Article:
February 26, 2009
SBA to limit goodwill financing
The U.S. Small Business Administration says beginning next month it will limit goodwill financing to 50 percent of the loan amount or a maximum of $250,000.
Goodwill is the value of a business that can't be accounted for through physical things like assets in a warehouse. The Washington Post reported Thursday that the new rule means if a buyer is interested in purchasing a $2 million firm and is asked to come up with a 20 percent down payment, the SBA would be able to provide a qualified buyer $250,000.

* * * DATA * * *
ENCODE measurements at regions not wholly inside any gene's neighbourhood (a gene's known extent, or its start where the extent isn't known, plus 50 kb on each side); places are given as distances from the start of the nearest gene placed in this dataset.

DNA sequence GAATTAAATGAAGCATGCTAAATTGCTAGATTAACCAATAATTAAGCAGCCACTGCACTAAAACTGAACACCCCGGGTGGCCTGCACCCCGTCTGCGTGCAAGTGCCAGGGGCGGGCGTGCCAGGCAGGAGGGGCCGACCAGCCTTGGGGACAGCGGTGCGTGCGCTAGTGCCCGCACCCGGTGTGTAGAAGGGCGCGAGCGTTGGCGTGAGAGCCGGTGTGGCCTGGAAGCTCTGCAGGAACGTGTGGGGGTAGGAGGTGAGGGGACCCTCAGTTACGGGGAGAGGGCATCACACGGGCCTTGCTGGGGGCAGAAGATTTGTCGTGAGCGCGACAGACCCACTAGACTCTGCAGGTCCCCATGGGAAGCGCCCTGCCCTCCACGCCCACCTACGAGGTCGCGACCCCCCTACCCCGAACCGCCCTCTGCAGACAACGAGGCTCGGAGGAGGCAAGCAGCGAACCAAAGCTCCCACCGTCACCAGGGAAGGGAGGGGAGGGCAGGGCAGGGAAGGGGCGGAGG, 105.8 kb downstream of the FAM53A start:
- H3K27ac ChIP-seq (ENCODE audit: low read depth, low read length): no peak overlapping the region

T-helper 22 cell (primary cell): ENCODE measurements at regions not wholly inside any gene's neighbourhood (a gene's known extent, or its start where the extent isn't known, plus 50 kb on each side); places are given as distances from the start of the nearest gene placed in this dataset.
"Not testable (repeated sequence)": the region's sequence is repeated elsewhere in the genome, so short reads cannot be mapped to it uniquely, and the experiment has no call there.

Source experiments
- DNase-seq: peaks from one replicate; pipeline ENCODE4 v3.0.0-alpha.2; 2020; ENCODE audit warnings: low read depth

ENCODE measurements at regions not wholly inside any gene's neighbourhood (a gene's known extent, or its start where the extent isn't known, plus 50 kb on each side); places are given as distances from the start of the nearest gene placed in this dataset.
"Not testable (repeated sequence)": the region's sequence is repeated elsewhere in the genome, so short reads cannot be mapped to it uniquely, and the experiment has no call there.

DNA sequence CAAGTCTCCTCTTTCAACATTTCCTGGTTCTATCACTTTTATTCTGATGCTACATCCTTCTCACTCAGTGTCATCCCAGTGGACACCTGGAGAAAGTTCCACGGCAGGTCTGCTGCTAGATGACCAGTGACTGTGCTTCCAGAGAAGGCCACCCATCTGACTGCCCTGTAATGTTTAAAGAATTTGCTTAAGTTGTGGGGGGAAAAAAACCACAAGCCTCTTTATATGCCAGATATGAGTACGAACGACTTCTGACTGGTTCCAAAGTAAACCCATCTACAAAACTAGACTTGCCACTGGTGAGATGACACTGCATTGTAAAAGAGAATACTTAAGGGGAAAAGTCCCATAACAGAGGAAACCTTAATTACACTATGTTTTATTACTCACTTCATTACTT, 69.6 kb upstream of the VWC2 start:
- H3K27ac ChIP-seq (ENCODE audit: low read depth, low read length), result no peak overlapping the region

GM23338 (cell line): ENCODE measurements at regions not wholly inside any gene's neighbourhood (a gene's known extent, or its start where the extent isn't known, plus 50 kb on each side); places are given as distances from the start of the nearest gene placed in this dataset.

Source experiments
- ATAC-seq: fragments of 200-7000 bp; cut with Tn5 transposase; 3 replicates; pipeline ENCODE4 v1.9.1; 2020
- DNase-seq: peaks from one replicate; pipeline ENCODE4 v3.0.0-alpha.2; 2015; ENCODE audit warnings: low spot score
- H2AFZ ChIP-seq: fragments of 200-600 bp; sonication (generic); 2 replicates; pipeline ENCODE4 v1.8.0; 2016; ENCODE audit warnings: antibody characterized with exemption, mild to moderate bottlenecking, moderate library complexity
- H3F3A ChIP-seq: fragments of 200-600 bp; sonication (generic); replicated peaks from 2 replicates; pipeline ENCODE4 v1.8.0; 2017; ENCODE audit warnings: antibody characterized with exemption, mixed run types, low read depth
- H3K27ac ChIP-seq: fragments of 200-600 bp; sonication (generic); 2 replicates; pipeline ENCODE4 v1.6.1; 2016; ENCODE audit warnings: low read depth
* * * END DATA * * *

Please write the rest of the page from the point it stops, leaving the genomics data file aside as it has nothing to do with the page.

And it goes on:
Previously, the SBA could have offered as much as $1.6 million on such a deal, said Don Naideck, president of business broker Prime Investments in North Bethesda, Md.
One of the main purposes of the SBA was to allow people to buy a business who might not qualify for a traditional loan, but now if you want to buy a $2 million business and your house only has $500,000 in equity, that's not enough, he said.
Paul Merski, senior vice president and chief economist with the Independent Community Bankers of America in Washington, called the goodwill cap
arbitrary and random.